Excerpts from "the first rough draft of history" as reported in The Washington Post on this date in the 20th century.

The plan to reorganize the D.C. government as proposed by President Johnson in 1967 was approved by Congress on schedule. It unified the executive function in one appointed officer, created an appointed city Council, and provided a clear separation of powers between the branches. The new structure became one of the cornerstones for Home Rule, which was passed by Congress in 1974. An excerpt from the Post of June 2, 1967:

President Johnson ordered the reorganization of Washington's government yesterday. The new form of government will go into effect in 60 days, unless either house of Congress acts to overturn it.

The reorganization plan replaces the three Commissioners with a single strong executive and a nine-member Council. The plan was sent to Capitol Hill late in the afternoon, three months after Mr. Johnson first announced that he would do it.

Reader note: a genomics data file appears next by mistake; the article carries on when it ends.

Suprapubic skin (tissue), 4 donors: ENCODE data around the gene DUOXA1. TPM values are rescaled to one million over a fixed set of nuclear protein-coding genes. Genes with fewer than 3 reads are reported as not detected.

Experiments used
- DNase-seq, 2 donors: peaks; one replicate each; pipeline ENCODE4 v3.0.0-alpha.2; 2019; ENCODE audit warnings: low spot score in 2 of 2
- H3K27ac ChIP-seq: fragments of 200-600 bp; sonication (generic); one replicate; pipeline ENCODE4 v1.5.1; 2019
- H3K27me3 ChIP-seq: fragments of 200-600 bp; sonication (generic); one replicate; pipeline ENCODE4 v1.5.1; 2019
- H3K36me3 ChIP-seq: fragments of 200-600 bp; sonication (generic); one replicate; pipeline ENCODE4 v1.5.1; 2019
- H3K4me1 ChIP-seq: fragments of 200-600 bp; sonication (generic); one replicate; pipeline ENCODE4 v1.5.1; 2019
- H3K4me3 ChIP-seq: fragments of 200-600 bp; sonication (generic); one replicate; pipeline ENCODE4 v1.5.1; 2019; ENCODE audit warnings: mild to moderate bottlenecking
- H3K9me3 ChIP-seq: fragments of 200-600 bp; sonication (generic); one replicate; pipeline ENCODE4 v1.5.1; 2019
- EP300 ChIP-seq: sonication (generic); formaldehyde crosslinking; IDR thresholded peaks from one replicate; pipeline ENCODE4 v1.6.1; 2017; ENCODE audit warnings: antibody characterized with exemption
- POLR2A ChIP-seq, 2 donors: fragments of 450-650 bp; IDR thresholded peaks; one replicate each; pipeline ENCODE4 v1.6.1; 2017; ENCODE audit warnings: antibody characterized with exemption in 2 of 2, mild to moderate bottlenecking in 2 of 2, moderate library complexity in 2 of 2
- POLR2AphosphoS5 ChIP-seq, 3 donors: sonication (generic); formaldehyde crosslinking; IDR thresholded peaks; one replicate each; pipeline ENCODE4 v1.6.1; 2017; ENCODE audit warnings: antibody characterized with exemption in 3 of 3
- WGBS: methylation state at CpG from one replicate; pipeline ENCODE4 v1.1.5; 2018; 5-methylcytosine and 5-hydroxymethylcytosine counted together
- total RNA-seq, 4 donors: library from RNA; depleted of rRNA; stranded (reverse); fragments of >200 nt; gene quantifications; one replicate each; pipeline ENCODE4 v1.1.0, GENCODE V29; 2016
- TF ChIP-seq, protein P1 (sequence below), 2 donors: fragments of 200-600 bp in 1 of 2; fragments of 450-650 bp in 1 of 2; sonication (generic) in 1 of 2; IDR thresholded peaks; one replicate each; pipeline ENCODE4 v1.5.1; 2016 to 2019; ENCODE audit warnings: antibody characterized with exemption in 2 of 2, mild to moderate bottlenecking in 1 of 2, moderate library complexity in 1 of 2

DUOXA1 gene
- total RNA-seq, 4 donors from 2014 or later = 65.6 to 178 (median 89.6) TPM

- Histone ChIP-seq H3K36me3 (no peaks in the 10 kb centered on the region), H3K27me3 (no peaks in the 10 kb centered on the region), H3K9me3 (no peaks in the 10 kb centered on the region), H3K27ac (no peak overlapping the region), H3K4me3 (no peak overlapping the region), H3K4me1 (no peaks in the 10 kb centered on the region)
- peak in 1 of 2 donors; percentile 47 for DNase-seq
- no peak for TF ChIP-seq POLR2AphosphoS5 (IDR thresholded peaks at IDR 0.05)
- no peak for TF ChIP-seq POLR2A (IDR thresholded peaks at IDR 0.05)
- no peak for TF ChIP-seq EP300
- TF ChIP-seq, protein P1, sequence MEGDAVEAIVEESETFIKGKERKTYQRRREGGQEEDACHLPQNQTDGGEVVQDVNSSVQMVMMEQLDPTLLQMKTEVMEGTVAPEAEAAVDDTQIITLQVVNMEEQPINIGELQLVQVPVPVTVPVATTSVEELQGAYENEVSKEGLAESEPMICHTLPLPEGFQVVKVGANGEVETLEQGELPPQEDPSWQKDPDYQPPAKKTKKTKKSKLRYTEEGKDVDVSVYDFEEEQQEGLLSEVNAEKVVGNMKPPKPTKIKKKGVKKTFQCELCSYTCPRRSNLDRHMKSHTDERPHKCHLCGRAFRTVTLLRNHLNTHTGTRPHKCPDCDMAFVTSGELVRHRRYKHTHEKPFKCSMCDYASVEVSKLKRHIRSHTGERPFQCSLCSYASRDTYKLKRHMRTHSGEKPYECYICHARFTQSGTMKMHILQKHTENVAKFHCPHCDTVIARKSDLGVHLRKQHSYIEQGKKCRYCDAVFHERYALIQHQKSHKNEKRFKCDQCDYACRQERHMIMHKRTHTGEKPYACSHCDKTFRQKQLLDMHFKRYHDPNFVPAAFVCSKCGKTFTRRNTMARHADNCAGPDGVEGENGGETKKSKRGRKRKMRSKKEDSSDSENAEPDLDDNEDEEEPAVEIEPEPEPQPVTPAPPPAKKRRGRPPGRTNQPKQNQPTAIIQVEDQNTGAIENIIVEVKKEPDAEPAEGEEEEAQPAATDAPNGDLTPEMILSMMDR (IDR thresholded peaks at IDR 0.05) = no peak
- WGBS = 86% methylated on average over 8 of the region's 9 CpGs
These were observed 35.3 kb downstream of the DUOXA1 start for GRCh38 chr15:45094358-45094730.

The White House said that Mr. Johnson had spent more time and effort on it than any piece of legislation that has gone to Congress this year.

The plan faces an uncertain future in Congress. There is considerable opposition in the House, though not in the Senate.

The President would nominate the Commissioner, his top assistant and all nine members of the Council subject to confirmation by the Senate.

One of the Council members would be named chairman and a second would be vice chairman.

In a message accompanying the plan, Mr. Johnson said that the present city government is `neither effective nor efficient' and must be replaced if it is `to fulfill the needs of its citizens.'

The District of Columbia, he said, `can no longer afford divided executive authority,` He added:

`Its government must be able to respond promptly and effectively to new demands and new conditions.

`This requires clear-cut executive authority and flexible government machinery -- not divided authority which too often results in prolonged negotiations and inactions.'

For example, he said, the city government cannot effectively deal with crime, which cuts across virtually every function of government -- from police and corrections to housing, education, health and employment.